As an example, if there were between five and seven horses running, then the top two positions would be "in the places." If there were between eight and fifteen horses running, then the top three positions would be "in the places." For races with sixteen horses or more, the top four positions are "in the places." These numbers are general guidelines, and the exact conditions can vary depending on the type of race and location. Place bets offer lower payouts than win bets, but they obviously have a better chance of earning a return.
This is a type of bet used in horse racing in America, a bet that your chosen horse will place in the top three positions. The potential payouts are lower than a place bet.
Across the Board
This is another type of bet used in America. It's basically three bets combined into one: a win bet, a place bet, and a show bet. If your chosen horse wins the race, then all three parts of the bet pay out. If your chosen horse comes in second, just the place and show parts of the bet pay out. If it comes in third, only the show part of the bets pay out. If it finishes outside the top three positions, the bet is a loser.
This is a good bet to make if you want to try and get the higher returns a win bet offers but still want a pay out if the horse finishes second or third. A $5 across the board bet will actually cost you $15, because it's essentially three separate bets on the win, place, and show.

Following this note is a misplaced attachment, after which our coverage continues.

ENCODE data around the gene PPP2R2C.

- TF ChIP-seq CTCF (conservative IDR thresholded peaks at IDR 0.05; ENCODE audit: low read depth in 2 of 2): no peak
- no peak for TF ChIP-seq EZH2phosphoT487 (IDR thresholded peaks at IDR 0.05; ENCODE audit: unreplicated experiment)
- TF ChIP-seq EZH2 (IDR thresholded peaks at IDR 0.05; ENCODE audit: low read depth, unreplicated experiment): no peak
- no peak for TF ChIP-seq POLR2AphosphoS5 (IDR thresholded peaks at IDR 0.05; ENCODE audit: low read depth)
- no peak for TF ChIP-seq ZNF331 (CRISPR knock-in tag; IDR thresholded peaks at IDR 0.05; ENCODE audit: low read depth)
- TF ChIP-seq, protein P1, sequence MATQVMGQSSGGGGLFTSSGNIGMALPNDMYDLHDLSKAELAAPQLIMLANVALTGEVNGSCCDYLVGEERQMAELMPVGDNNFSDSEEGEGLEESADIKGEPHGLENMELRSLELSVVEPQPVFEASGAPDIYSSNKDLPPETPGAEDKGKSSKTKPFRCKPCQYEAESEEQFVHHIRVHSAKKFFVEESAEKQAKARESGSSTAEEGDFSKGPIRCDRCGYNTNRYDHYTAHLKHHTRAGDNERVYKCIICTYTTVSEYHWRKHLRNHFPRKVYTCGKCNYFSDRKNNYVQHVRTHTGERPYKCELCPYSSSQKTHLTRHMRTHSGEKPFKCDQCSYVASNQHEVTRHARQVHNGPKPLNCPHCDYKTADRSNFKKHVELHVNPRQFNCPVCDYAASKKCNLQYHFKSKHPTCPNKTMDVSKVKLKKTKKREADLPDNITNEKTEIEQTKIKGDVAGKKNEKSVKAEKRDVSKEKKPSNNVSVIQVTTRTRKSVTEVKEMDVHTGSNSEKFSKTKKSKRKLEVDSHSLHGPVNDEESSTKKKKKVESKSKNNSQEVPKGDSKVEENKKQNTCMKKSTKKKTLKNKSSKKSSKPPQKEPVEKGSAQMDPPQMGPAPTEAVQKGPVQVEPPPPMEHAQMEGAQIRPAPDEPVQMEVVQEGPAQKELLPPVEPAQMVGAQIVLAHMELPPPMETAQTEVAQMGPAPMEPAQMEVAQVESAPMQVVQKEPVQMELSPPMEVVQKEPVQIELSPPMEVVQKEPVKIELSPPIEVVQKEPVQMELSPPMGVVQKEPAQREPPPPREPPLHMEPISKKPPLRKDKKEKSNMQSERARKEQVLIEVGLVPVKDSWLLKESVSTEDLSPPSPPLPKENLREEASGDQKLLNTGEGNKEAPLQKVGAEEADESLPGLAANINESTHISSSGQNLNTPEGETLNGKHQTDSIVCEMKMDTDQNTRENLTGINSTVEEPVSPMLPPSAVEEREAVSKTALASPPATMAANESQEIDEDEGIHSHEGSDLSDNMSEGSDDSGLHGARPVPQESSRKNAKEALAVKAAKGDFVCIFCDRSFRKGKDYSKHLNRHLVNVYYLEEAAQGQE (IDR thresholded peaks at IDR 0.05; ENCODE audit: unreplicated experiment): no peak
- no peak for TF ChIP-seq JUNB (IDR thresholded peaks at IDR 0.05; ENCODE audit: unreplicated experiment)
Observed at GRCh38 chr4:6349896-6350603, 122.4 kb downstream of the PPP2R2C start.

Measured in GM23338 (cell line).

Each Way Bet
The each way bet is a combination of a win and place bet used in most other parts of the world. Your total bet is effectively divided into two halves: half of it going on your chosen horse to win and half on your chosen horse to place. If your horse wins, both halves of the bet pay out. If your horse finishes in the places, just the place half of the bet pays out.
Exotic bets are wagers that are a bit more complicated than the straight bets mentioned above and are harder to get right. The upside of these bets is that if you do get one right, you can usually expect a good return on your initial stake.
An exacta bet requires you to predict the two horses that will finish in the first two positions. To collect on the bet, you must get both horses right and in the correct order. An exacta bet is also known by the following names: perfecta bet, exactor bet, and dual forecast.